“While Gordon Brown was Chancellor, he was trumpeting all these projects he was procuring,” he says. “Had we been justifying ourselves earlier, then we may not be where we are now.”

Neil Rutledge, at Grant Thornton, offers another analysis. “We are weak in our response because if we do hit back then we are seen as a cartel that is simply looking to support our own ends – we haven’t learned to get our clients and users to make the case for us.”

Many agree that defending the industry can come across as self-serving when undertaken by those on the private sector side. But there are plenty of public authorities around the country that have benefited from private investment in their infrastructure over the years. They could provide much stronger advocacy for the industry as a whole.

Leeds has been probably the most effective here, thanks to its dedicated PPP unit. “We are pretty unique,” says the organisation’s chief officer, David Outram. “We have been able to learn the lessons of the past, and check and challenge the visions of new projects to make sure they are appropriate.”

He’s clear on the benefits of the procurement model. “PFI has created 20,000 jobs over 10 years in Leeds.”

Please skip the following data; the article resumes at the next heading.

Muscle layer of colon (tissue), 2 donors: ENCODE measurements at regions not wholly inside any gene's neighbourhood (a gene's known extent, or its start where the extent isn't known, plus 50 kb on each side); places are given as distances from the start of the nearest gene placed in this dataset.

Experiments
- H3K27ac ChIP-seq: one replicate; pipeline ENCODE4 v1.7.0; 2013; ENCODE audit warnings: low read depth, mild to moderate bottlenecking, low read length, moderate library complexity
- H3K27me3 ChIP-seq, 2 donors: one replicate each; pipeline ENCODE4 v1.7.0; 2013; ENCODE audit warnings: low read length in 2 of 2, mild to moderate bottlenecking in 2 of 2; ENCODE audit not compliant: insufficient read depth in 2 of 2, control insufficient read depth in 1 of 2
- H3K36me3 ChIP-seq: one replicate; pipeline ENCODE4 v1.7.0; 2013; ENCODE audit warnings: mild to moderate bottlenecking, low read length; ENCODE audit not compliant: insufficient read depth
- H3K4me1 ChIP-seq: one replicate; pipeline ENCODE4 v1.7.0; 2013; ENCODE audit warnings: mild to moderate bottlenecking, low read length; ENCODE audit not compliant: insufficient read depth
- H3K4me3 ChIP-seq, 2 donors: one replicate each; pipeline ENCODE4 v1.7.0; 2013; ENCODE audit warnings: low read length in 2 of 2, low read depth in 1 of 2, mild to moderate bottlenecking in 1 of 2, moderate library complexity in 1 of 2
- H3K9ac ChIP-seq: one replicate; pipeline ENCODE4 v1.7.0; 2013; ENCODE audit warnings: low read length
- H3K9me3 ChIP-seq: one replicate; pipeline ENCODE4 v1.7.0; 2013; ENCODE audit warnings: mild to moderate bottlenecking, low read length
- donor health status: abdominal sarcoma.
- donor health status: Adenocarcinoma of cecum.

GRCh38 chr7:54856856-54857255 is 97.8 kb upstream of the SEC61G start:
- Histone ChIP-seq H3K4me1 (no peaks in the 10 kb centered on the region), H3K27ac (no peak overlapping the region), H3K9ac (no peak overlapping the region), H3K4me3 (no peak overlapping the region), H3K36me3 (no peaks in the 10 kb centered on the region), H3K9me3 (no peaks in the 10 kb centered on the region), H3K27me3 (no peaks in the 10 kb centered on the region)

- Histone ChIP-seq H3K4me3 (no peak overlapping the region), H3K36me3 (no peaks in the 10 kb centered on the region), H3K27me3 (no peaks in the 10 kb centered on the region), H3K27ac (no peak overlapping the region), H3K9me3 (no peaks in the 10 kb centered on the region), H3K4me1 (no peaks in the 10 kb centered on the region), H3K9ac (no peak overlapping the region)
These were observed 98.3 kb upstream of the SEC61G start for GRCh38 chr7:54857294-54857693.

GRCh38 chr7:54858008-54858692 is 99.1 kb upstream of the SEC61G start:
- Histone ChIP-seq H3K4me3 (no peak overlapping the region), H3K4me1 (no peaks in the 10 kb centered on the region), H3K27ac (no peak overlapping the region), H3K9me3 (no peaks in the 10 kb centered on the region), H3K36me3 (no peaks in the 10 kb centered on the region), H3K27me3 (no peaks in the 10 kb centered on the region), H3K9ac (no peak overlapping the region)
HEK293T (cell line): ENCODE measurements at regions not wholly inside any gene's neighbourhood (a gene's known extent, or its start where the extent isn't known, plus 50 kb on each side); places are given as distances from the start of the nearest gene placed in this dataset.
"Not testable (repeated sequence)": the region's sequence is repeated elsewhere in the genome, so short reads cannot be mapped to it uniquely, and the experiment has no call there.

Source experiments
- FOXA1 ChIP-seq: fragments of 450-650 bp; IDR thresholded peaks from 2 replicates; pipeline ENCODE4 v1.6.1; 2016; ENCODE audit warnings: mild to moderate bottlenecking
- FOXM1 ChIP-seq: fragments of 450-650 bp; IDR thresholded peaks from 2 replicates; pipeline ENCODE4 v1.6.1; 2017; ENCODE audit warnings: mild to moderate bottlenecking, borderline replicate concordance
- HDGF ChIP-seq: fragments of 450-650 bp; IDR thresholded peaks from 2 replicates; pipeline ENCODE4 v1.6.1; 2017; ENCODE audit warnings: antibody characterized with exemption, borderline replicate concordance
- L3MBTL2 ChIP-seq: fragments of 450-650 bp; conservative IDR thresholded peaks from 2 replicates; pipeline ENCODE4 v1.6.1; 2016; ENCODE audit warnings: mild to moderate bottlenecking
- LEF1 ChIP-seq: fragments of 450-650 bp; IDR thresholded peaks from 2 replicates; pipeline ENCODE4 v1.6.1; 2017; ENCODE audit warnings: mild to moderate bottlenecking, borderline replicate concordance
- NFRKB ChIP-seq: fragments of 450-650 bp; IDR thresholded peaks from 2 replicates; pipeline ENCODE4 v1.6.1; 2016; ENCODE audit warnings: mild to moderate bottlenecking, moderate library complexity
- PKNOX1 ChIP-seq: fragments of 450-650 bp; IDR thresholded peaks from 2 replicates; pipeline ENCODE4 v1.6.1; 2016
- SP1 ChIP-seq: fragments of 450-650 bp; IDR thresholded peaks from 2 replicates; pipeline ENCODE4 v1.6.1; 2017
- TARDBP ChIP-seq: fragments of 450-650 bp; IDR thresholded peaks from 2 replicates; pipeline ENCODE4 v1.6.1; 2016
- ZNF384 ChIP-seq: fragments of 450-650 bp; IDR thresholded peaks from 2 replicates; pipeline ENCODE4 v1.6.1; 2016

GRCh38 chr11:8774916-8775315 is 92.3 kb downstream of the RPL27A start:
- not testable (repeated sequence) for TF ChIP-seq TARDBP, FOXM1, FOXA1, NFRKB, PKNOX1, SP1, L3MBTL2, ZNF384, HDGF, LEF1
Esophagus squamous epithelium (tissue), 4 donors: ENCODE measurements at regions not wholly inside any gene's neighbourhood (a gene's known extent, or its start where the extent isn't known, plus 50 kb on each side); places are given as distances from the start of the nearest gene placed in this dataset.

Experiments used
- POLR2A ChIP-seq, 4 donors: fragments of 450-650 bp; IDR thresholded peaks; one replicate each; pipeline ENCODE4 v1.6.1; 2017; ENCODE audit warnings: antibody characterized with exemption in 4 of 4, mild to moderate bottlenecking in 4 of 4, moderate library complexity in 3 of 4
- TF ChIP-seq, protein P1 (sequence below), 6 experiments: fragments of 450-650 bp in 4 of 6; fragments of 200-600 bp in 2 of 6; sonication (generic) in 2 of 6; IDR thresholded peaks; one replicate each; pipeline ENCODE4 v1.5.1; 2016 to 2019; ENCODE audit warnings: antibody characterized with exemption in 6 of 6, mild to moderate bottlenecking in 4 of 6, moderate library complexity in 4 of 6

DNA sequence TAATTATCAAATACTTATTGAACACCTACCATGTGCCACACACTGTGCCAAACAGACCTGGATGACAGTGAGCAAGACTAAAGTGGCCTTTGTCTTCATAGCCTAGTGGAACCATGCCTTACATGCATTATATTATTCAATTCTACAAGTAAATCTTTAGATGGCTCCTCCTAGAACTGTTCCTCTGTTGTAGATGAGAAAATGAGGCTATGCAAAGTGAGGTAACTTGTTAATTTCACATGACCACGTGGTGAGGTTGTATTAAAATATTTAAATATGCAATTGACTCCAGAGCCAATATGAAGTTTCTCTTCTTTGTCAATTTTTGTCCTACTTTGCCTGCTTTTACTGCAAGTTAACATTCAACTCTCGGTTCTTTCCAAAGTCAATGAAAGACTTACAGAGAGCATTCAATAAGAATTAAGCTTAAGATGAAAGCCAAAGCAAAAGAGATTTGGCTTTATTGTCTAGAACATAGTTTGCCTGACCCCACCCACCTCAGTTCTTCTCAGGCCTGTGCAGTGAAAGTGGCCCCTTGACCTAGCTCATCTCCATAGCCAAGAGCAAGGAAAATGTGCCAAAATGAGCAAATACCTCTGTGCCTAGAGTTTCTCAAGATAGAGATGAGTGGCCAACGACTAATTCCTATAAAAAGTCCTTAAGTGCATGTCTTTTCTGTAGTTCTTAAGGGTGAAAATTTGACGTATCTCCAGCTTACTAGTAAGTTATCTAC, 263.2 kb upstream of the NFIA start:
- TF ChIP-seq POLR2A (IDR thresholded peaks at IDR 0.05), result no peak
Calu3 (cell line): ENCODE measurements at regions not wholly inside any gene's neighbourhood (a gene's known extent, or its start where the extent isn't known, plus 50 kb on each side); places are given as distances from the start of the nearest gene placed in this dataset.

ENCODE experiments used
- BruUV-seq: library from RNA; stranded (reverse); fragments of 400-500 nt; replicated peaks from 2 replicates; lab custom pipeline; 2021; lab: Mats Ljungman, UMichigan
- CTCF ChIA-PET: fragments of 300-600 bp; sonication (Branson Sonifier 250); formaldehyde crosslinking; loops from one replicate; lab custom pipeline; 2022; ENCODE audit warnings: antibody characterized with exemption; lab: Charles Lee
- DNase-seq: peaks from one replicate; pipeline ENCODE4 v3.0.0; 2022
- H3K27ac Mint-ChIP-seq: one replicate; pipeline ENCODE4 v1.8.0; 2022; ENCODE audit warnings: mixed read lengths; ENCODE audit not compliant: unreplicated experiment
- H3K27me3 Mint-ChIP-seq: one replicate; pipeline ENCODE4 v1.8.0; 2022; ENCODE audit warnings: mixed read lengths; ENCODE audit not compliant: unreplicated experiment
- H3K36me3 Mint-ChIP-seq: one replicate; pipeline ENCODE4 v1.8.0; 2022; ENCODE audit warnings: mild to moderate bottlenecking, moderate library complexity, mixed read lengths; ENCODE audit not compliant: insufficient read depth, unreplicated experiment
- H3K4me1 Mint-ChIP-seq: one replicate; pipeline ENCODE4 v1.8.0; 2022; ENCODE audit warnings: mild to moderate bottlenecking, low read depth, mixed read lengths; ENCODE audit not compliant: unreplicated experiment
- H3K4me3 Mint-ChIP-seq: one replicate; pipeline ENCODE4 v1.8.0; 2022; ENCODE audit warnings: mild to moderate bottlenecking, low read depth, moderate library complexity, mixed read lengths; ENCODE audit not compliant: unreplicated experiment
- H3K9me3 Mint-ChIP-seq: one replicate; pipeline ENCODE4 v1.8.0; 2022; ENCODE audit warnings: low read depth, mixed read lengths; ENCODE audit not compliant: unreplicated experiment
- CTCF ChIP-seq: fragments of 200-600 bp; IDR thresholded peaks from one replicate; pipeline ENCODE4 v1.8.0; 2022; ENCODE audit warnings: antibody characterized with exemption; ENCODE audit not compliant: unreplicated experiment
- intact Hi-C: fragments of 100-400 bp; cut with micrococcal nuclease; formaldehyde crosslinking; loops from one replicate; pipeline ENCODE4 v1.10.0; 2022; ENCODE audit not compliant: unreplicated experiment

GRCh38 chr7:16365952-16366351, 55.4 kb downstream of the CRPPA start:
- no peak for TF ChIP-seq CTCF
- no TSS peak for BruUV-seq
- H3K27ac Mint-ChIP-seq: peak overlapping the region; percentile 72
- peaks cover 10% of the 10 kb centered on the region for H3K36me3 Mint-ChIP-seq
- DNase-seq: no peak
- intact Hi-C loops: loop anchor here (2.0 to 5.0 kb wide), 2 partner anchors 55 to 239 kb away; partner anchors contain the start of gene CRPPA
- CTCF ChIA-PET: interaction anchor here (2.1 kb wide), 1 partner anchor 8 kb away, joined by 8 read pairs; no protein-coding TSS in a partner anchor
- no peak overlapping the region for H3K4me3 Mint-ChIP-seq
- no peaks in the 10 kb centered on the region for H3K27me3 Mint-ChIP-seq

Outram also points to the West Yorkshire Police PFI scheme, onto which he has been seconded. “They had heard the stories,” he says, “but they have now become firm advocates of PFI.”

It might also be useful to include public sector representatives in the new lobby group.

“There has never been a sufficient body that represents the industry in the round – not just the private sector, but also the public authorities involved in these projects,” says one source. “The various sides of the industry don’t come together like that.”

Rehabilitating the public perception of private finance is not a simple task, though, even if all sides are properly engaged. Explaining it to the public is going to be difficult. “It’s a huge challenge for politicians and officials,” the above source adds. “How can you present whatever comes out of the review as sufficiently radical to appease people?”